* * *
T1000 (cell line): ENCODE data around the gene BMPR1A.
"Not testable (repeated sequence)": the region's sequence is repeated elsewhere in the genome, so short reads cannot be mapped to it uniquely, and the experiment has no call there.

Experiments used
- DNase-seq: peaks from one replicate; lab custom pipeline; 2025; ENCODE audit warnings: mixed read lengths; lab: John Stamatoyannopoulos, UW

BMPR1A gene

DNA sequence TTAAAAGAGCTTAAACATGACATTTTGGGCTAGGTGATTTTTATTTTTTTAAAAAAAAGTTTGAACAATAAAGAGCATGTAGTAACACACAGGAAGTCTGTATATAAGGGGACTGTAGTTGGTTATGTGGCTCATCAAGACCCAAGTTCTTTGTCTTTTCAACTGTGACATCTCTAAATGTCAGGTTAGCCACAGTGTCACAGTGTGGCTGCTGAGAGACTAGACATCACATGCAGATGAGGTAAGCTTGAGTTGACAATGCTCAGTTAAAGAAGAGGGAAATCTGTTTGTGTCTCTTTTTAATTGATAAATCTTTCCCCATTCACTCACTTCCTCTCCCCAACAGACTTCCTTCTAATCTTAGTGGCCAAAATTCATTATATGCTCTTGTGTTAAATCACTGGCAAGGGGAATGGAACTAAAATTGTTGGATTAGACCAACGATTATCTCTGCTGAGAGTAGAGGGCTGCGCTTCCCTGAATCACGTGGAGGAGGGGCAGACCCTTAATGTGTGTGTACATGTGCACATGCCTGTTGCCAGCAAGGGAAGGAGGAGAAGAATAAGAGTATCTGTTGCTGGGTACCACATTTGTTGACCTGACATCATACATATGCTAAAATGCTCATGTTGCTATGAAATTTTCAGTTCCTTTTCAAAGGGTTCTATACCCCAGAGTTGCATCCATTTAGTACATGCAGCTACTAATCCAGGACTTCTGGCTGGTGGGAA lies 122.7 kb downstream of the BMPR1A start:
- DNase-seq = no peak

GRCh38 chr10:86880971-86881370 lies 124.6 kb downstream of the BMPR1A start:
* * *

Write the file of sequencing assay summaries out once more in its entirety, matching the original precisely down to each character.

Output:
T1000 (cell line): ENCODE data around the gene BMPR1A.
"Not testable (repeated sequence)": the region's sequence is repeated elsewhere in the genome, so short reads cannot be mapped to it uniquely, and the experiment has no call there.

Experiments used
- DNase-seq: peaks from one replicate; lab custom pipeline; 2025; ENCODE audit warnings: mixed read lengths; lab: John Stamatoyannopoulos, UW

BMPR1A gene

DNA sequence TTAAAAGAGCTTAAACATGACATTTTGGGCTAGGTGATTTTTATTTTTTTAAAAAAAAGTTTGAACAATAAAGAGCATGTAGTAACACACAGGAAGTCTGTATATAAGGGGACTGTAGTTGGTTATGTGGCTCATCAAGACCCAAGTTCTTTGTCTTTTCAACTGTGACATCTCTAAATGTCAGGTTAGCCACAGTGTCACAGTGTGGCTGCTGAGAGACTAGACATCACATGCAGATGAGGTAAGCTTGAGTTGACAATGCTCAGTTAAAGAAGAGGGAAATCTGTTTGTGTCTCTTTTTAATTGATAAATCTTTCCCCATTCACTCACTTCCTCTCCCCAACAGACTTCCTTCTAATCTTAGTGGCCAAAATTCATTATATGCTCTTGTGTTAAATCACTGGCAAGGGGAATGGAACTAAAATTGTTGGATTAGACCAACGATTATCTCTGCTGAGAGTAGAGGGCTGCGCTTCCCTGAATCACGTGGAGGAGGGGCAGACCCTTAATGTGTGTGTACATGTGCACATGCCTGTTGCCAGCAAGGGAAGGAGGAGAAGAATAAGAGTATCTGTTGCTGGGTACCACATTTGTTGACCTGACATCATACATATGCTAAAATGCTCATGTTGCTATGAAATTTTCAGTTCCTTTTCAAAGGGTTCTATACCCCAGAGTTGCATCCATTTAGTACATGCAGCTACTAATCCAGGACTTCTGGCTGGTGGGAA lies 122.7 kb downstream of the BMPR1A start:
- DNase-seq = no peak

GRCh38 chr10:86880971-86881370 lies 124.6 kb downstream of the BMPR1A start: